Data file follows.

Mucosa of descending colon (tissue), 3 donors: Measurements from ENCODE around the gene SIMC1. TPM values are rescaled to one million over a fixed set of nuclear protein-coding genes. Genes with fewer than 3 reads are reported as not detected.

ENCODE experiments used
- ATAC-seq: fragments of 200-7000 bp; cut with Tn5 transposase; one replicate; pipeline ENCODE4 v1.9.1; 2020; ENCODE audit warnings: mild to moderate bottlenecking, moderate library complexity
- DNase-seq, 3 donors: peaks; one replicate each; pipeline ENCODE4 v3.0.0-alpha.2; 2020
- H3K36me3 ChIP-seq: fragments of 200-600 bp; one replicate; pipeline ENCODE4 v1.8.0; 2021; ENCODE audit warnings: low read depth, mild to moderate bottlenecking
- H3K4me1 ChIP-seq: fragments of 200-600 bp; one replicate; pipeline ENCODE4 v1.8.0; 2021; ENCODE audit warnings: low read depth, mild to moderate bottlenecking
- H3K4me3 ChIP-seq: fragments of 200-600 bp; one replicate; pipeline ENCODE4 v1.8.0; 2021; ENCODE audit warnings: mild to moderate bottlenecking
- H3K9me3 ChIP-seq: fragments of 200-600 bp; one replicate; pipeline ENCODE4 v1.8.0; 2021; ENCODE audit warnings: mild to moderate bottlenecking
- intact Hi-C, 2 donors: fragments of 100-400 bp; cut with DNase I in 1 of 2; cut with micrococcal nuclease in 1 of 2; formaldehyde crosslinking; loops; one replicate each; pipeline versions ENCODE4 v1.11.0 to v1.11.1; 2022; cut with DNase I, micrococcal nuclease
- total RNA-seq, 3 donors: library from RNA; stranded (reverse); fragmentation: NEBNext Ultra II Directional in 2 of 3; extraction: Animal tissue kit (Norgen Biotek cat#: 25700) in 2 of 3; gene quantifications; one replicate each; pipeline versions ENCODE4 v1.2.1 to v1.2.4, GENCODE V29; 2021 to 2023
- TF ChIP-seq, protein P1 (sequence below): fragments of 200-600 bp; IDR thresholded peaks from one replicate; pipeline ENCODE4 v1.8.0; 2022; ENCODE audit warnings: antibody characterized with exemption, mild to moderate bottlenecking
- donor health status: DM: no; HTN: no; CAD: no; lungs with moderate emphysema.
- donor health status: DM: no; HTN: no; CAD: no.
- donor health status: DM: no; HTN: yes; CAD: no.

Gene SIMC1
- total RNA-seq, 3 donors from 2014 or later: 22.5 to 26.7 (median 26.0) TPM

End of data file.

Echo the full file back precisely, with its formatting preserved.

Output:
Mucosa of descending colon (tissue), 3 donors: Measurements from ENCODE around the gene SIMC1. TPM values are rescaled to one million over a fixed set of nuclear protein-coding genes. Genes with fewer than 3 reads are reported as not detected.

ENCODE experiments used
- ATAC-seq: fragments of 200-7000 bp; cut with Tn5 transposase; one replicate; pipeline ENCODE4 v1.9.1; 2020; ENCODE audit warnings: mild to moderate bottlenecking, moderate library complexity
- DNase-seq, 3 donors: peaks; one replicate each; pipeline ENCODE4 v3.0.0-alpha.2; 2020
- H3K36me3 ChIP-seq: fragments of 200-600 bp; one replicate; pipeline ENCODE4 v1.8.0; 2021; ENCODE audit warnings: low read depth, mild to moderate bottlenecking
- H3K4me1 ChIP-seq: fragments of 200-600 bp; one replicate; pipeline ENCODE4 v1.8.0; 2021; ENCODE audit warnings: low read depth, mild to moderate bottlenecking
- H3K4me3 ChIP-seq: fragments of 200-600 bp; one replicate; pipeline ENCODE4 v1.8.0; 2021; ENCODE audit warnings: mild to moderate bottlenecking
- H3K9me3 ChIP-seq: fragments of 200-600 bp; one replicate; pipeline ENCODE4 v1.8.0; 2021; ENCODE audit warnings: mild to moderate bottlenecking
- intact Hi-C, 2 donors: fragments of 100-400 bp; cut with DNase I in 1 of 2; cut with micrococcal nuclease in 1 of 2; formaldehyde crosslinking; loops; one replicate each; pipeline versions ENCODE4 v1.11.0 to v1.11.1; 2022; cut with DNase I, micrococcal nuclease
- total RNA-seq, 3 donors: library from RNA; stranded (reverse); fragmentation: NEBNext Ultra II Directional in 2 of 3; extraction: Animal tissue kit (Norgen Biotek cat#: 25700) in 2 of 3; gene quantifications; one replicate each; pipeline versions ENCODE4 v1.2.1 to v1.2.4, GENCODE V29; 2021 to 2023
- TF ChIP-seq, protein P1 (sequence below): fragments of 200-600 bp; IDR thresholded peaks from one replicate; pipeline ENCODE4 v1.8.0; 2022; ENCODE audit warnings: antibody characterized with exemption, mild to moderate bottlenecking
- donor health status: DM: no; HTN: no; CAD: no; lungs with moderate emphysema.
- donor health status: DM: no; HTN: no; CAD: no.
- donor health status: DM: no; HTN: yes; CAD: no.

Gene SIMC1
- total RNA-seq, 3 donors from 2014 or later: 22.5 to 26.7 (median 26.0) TPM